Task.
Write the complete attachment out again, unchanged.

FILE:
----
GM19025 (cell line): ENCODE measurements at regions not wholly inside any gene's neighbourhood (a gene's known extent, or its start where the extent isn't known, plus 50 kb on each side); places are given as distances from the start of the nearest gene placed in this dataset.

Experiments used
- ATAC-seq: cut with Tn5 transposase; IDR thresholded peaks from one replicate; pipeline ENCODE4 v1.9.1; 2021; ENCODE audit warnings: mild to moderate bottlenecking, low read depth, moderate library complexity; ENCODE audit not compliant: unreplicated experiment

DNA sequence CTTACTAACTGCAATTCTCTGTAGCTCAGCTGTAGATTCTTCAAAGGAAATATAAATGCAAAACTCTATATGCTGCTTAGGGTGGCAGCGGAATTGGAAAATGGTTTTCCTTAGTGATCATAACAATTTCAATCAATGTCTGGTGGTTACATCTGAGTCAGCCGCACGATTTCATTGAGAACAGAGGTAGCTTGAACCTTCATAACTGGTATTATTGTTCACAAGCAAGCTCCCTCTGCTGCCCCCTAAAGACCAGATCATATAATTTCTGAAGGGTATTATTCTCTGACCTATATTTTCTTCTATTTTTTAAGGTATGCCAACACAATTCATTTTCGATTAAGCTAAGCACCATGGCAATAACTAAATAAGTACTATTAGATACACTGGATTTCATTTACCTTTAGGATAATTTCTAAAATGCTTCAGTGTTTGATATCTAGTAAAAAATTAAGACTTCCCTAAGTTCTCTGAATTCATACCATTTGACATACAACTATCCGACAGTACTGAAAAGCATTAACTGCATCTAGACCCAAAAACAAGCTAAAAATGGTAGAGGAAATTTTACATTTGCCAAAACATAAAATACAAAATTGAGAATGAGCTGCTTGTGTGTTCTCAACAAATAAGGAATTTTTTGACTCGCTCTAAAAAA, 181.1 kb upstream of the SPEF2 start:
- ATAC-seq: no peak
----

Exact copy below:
GM19025 (cell line): ENCODE measurements at regions not wholly inside any gene's neighbourhood (a gene's known extent, or its start where the extent isn't known, plus 50 kb on each side); places are given as distances from the start of the nearest gene placed in this dataset.

Experiments used
- ATAC-seq: cut with Tn5 transposase; IDR thresholded peaks from one replicate; pipeline ENCODE4 v1.9.1; 2021; ENCODE audit warnings: mild to moderate bottlenecking, low read depth, moderate library complexity; ENCODE audit not compliant: unreplicated experiment

DNA sequence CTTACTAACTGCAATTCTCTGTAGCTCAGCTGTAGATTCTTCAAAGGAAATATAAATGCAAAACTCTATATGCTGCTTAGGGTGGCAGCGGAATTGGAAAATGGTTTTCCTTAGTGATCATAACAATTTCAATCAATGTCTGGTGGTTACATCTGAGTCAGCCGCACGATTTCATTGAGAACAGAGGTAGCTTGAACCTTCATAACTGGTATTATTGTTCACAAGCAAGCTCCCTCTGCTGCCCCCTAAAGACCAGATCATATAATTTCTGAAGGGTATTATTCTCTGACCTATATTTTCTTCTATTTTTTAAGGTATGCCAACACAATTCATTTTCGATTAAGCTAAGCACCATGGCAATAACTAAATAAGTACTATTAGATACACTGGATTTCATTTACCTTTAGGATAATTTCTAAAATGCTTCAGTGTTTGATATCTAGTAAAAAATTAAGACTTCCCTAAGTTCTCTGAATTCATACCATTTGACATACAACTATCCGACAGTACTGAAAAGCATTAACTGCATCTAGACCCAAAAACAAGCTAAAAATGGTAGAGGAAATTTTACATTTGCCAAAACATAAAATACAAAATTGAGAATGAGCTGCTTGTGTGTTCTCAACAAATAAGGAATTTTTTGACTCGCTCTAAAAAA, 181.1 kb upstream of the SPEF2 start:
- ATAC-seq: no peak